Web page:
I managed to speak to another admin to help me get through the invoicing.  Then I spoke to Head Office and got onto someone in accounts.  It may have taken 2 days, but I have now mastered this aspect of the role.  It is straightforward, but time-consuming if not kept up to speed.  I had to do the same for reconciling the petty cash and banking.  I ended up with phone training as it isn’t straight forward.  It took me a whole day to do it.  I still haven’t reconciled the resident’s money, but I made a start by Friday.  By the end of the week, I feel I have made some headway.  In between dealing with all the finances, there are the phones which can be busy, and dealing with other admin duties.  The list seems endless.  I am meant to stay on until they find someone new.

After what started out as a disaster, things are moving along into some semblance of order.  I wouldn’t mind working there permanently even though it is a bit of a journey.  Unfortunately, the pay is poo.  I worked 5 days and one of those days paid for my petrol.  It hardly seems worth it.  I discovered that before the Nursing Home was taken over, the lady who used to work there actually got a decent wage.  Now it has been taken over by a very large charity and the pay band in this area is the lowest for the rest of the country considering that we pay London prices for a lot of things.  There are procedures and documents for everything.  There are deadlines for everything.  This big company likes to micro-manage.  It is unfortunate as it stops people from getting on with their jobs.  The ladies who manage the home are fairly new too.   They want to run a nice home and care for people.  Unfortunately, a lot of their time is dealing with paperwork.  That should ease off once they get to grip with new procedures.

Paperwork is an irritating aspect of most jobs.  If you are not used to dealing with it, or you leave it too long, it can bog you down.  I usually don’t mind it as long as I know what I am supposed to do.  If I know what to do, I just get on with it.  That is just the way I am.  I get on with things.  Every company does things differently.  I don’t mind learning new things.  However, when running a business, there are also a lot of similarities.  Therefore, I can go into any type of business and just get on with my work as long as I know how they want me to do it.  I am always learning something new.

While writing this post, I realised that I am going to have to put aside the fact that I am getting crap pay and working 5 days with one day going for petrol and focus on the good things instead.  I actually like what I am doing .  I am being useful and people are grateful that I am there.  I am creating order out of chaos.  I can only do my best with what I am given.  I realised that the only person putting any pressure on me at the moment is me.  Everyone is aware of the situation and we are all doing the best we can under the circumstances.  I shouldn’t complain about anything.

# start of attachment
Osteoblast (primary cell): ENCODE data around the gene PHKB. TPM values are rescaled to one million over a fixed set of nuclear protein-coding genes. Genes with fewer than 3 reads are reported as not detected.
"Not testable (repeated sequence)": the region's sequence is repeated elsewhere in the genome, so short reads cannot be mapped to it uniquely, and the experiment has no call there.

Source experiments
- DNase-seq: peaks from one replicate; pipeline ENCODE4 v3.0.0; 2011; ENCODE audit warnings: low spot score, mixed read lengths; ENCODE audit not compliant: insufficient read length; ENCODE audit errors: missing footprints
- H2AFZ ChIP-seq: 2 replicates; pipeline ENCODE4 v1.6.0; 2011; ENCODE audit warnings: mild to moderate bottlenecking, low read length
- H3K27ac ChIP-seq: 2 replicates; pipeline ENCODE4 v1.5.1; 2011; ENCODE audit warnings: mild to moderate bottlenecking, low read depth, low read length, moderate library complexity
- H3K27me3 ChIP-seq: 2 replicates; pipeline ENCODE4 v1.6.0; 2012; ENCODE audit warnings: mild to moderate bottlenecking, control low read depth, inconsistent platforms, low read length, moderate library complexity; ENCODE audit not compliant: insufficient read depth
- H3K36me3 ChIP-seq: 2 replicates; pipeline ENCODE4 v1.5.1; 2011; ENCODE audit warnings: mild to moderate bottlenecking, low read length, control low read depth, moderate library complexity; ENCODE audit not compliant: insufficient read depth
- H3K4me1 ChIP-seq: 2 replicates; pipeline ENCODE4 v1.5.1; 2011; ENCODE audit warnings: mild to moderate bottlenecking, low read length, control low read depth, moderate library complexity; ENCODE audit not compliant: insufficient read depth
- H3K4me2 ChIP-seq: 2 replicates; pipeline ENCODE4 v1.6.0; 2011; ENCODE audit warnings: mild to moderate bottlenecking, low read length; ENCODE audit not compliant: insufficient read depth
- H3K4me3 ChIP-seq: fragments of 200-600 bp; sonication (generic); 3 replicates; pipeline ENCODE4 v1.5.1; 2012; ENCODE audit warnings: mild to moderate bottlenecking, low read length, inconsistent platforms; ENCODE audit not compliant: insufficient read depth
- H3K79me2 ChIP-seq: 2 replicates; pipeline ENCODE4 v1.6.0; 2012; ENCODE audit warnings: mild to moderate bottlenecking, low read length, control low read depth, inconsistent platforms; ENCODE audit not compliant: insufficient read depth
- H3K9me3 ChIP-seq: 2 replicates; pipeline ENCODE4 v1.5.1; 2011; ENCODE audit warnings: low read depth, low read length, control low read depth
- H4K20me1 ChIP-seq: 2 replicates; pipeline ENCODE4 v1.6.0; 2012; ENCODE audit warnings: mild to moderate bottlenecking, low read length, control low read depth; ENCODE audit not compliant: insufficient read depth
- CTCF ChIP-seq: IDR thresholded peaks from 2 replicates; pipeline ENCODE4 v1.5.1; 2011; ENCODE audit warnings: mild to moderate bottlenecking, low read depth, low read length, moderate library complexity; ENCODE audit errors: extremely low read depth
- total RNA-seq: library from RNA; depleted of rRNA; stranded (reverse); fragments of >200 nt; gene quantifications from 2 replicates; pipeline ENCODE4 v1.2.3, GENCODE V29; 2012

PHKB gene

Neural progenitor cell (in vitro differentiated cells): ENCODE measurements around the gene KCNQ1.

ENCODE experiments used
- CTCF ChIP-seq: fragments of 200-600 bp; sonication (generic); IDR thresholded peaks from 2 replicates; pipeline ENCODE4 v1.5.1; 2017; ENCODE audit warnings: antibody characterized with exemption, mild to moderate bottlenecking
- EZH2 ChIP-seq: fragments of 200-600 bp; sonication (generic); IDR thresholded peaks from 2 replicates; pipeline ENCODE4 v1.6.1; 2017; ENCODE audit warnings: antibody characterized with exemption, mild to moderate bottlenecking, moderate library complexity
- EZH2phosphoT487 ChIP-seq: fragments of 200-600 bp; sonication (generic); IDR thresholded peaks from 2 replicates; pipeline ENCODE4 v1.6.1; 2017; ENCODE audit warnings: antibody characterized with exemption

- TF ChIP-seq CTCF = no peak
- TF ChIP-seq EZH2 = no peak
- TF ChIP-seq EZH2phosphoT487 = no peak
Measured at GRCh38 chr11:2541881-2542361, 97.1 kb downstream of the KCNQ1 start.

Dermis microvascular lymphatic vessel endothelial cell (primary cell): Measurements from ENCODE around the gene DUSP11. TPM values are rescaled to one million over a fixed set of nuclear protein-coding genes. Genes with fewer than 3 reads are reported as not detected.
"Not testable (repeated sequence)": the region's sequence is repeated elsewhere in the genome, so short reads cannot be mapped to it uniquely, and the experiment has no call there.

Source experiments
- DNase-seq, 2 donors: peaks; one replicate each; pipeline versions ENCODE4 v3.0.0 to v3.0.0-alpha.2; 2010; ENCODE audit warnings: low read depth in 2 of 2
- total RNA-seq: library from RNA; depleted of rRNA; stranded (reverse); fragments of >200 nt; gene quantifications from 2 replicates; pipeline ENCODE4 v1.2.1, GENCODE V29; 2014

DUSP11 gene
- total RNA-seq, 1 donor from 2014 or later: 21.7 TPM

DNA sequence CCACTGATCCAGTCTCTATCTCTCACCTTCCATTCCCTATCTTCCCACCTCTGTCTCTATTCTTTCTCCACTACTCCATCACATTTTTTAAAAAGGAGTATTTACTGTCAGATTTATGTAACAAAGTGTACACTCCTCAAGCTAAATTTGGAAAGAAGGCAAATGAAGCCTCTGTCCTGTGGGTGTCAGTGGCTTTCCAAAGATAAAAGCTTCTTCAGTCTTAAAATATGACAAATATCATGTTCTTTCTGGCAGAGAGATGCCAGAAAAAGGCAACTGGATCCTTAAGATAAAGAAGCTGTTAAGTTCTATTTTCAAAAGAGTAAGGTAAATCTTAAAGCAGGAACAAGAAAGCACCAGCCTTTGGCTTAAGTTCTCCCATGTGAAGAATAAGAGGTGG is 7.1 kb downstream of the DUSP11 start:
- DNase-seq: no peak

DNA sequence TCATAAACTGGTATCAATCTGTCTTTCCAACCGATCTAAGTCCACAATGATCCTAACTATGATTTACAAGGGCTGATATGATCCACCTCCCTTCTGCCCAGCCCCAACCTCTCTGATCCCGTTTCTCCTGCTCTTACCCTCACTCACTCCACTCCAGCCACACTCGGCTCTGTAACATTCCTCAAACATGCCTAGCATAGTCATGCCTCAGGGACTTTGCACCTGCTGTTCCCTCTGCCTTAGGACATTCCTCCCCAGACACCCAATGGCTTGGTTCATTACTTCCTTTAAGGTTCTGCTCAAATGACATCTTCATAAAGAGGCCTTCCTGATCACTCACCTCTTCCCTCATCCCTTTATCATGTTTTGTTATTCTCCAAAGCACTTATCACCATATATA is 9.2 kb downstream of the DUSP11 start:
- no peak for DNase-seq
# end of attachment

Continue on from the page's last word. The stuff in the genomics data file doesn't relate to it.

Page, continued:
I was telling my sweetie what it was like on the first day.  I also got an e-mail from ‘The Secret Scrolls’ telling me I shouldn’t complain as it will stop me from getting what I want and to offer gratitude instead to get more of what I want.  Talk about serendipity!  So, I no longer complain.  I merely make observations.  I don’t get frustrated.  I get paid to do a job.  I chose to do it.  If by doing a job I learn what I want instead, I can focus on that instead of focusing on problems.  I have been asked if I would like the job.  I said yes, but only on certain pay conditions.  One can only ask.  I would love a job like this closer to home.  Who knows what The Universe will bring now that I am putting this out there?

I have been feeling better about work knowing there is an end in sight, and that I will make it easier for the next person to take over.  They won’t have to go in cold like I did.  If I do my best, regardless of the pay and circumstances, chances are that I will get a very good reputation as a worker and will be put forward for more work.  A good reputation can be priceless.